I still think it is the inlets for the air between the front hood and the windshield. These must normally drain to underneath the car - correct?

If I could get the debris out of them, then the natural drain of the water should prevent 90% (if not all) of my problem without fixing a possible bad seal.

Any suggestions for how to do this?

Appreciate all the help!
 

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I had exactly the same problem with my 440 and found that the window screen had been fitted badly and there was a crack around the seal, when we had a new windowscreen the flood (enough to float the ark) ended!
 

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If this is coming from the cowl (under the grille between the hood and base of the windshield) then they usually drain out the sides behind the rear 1/3 of the front fender. To clean them properly you must remove the front fenders and reach through the openings with a wire hook or home-made something, and pull the debris out. Then you can flush the whole thing out from the top through the grille with a hose.

This will not fix the heater seal, but may make it drain so it does not reach the level of the seal.

If you can stand one more drenching of the interior you might try blasting through the grille with a high pressure car wash or steam cleaner and directing the spray to the sides. If the debris is a long-term build up of small stuff this has a good chance of flushing it out through the openings behind the fenders. I would certainly try this with concentrated effort before pulling the fenders or the heater.......
 

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Discussion Starter · #12 ·
Problem solved!!

The problem was, as I suspected, with debris buildup in the cowl or air intake vents on the hood of the car. I first tested with my old 1989 DL 240 wagon that is headed for the junk yard (anyone want it for $200?), and found out where the water exited. There are exit points under the front doors. I think I counted 5 - 6 when I dumbed a gallon in all at once.

Returning to the problem car (1990 240 sedan), I first poured water in the vents and saw it collect, thus my leak. I then used an end of a coat hanger to move some of the debris, letting the water flow naturally.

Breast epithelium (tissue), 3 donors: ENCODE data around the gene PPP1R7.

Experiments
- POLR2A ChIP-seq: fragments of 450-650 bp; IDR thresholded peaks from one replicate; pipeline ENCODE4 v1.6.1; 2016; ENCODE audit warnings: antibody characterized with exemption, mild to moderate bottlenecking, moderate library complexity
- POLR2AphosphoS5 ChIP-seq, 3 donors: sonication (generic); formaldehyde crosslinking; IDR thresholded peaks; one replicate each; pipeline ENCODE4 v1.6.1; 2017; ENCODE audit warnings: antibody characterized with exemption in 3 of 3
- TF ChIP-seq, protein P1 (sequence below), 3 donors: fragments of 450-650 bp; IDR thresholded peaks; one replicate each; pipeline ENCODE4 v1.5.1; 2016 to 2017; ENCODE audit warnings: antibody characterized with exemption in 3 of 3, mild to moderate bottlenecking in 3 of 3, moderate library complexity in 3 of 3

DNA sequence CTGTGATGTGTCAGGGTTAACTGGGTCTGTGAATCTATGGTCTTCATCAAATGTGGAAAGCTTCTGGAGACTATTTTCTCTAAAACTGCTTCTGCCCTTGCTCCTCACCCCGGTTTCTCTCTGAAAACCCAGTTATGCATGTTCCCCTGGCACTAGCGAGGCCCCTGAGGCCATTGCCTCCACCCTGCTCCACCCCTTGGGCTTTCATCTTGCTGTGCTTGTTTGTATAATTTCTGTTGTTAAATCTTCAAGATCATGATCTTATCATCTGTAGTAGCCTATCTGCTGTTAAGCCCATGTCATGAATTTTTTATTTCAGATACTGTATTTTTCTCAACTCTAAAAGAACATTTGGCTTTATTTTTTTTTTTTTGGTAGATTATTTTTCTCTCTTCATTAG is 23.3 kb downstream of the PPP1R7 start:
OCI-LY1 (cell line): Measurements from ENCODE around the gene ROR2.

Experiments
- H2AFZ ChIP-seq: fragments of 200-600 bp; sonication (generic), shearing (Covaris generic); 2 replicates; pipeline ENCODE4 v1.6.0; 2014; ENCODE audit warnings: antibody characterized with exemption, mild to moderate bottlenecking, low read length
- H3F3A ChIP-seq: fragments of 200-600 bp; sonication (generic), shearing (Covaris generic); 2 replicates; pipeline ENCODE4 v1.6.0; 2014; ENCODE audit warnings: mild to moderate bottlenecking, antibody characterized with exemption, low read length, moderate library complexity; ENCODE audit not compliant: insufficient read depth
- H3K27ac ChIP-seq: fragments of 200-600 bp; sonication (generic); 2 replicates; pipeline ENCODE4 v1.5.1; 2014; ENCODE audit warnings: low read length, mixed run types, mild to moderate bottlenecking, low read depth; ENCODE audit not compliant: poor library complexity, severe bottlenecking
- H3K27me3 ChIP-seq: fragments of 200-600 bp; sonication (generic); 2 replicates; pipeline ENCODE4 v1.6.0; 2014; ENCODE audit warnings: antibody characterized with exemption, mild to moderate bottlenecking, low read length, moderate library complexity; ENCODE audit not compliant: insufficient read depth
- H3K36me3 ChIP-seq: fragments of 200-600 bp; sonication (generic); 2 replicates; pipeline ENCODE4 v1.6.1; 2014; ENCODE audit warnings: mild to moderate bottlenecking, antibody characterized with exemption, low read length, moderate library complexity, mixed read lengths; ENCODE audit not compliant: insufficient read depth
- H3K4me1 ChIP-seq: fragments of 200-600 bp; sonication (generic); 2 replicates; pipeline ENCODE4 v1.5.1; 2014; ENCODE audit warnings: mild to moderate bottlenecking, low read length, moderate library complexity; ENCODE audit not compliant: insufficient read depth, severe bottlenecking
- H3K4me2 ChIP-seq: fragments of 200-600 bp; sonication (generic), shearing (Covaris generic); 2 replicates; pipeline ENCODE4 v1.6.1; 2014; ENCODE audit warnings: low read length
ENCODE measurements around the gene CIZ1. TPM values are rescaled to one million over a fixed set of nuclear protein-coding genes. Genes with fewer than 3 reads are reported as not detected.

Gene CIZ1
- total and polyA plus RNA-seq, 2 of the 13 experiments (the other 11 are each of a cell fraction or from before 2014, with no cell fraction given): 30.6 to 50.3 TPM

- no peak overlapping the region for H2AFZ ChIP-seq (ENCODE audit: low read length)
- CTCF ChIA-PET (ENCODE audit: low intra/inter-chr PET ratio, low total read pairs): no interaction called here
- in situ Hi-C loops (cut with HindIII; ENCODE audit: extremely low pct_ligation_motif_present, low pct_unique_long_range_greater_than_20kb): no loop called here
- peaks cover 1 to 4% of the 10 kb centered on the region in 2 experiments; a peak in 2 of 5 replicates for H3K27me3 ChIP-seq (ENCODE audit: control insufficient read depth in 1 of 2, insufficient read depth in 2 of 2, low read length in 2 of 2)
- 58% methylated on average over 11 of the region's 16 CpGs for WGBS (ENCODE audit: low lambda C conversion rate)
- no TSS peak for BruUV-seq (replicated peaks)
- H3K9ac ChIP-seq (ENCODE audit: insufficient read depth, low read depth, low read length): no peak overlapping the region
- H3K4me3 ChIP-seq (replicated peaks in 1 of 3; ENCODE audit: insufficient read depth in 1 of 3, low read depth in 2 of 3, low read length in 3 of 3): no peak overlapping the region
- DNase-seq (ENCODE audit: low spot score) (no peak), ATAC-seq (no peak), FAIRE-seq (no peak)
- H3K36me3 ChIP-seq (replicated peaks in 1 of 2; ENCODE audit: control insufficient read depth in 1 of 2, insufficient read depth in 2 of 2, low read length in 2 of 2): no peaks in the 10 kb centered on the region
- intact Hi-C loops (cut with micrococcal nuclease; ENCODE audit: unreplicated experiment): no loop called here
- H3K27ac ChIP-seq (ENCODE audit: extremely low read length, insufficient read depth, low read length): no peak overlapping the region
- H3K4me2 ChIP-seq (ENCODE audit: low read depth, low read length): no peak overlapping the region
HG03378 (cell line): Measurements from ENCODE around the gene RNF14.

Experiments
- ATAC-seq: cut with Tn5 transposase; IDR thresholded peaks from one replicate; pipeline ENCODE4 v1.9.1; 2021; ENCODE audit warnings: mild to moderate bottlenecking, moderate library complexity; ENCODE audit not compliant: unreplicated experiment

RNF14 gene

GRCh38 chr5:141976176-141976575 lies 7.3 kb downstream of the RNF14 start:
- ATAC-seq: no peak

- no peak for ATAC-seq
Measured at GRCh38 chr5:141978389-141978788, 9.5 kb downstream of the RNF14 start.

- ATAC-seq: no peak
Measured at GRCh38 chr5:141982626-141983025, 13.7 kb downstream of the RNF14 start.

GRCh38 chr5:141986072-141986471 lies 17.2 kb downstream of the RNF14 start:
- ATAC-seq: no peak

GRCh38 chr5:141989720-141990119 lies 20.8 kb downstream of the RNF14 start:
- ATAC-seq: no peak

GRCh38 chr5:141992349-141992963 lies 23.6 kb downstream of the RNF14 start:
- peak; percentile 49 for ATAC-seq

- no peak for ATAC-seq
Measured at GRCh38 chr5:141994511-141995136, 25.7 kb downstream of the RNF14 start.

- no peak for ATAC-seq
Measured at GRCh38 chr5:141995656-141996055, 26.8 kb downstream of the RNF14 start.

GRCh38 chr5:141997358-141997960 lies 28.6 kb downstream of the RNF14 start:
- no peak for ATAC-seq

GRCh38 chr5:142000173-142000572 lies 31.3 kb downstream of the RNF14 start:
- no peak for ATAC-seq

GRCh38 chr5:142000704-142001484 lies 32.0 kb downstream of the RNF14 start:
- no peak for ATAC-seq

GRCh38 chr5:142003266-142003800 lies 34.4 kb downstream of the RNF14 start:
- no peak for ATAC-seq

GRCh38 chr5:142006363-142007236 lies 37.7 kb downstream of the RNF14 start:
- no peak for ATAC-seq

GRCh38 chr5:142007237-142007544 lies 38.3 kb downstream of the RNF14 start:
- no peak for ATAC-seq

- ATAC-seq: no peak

After that I tried to vacuum out some more of the debris. I needed an extension for my canister vacuum that would fit through the grill and not collapse on me. What seemed to work best was an empty 16 ounce spaghetti box with the sides folded in. Wedging this between the vent openings and holding the other end to the vacuum hose got enough of the remaining debris out for me to declare victory.

This last weekend it rained for two straight days. Any my carpets - totally dry!

Thanks to all for their time and suggestions.
 

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Hi, I had the same problem with my 240 DL....turns out it was a the seal around the front window. I've had no problems since resealing it.
 

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QUOTE(jdbs3 @ Mar 31 2005, 03:54 AM)I have a 1990 240 DL sedan that I purchased second hand. I noticed that when it rains, there is water in the Volvo mat over the carpet on the front passenger side. Yesterday, after a heavy rain, I removed the mat only to find the carpet under it was soaked to the point that there was a 1/4" of water on parts of the carpet.

My guess is that this water may have been accumulating from previous rains and/or snows, and I just did not realize it with the mat on top.

I have yet to investigate the source of the water (hopefully this weekend), but what might be the likely source of the water? And if there is a likely source, how best to fix it.

I need to get this fixed asap before I go rusting out the floorboard.

Thanks
[snapback]5971[/snapback]​


sounds like either from the windshield or AC blocked condensate - I had both these problems and AC drain very hard to get to from in car or under car

but not to worry about floor boards as if hole is big enough you just put feet down and peddle to give a power boost
 

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Had same exact problem. Until I figured it out mine was so bad that after a heavy rain I could hear water sloshing around under the floorboards. When I finally cleaned the drain holes a lot of water came out. I have never had the problem since. Just remember to clean those out couple of times a year.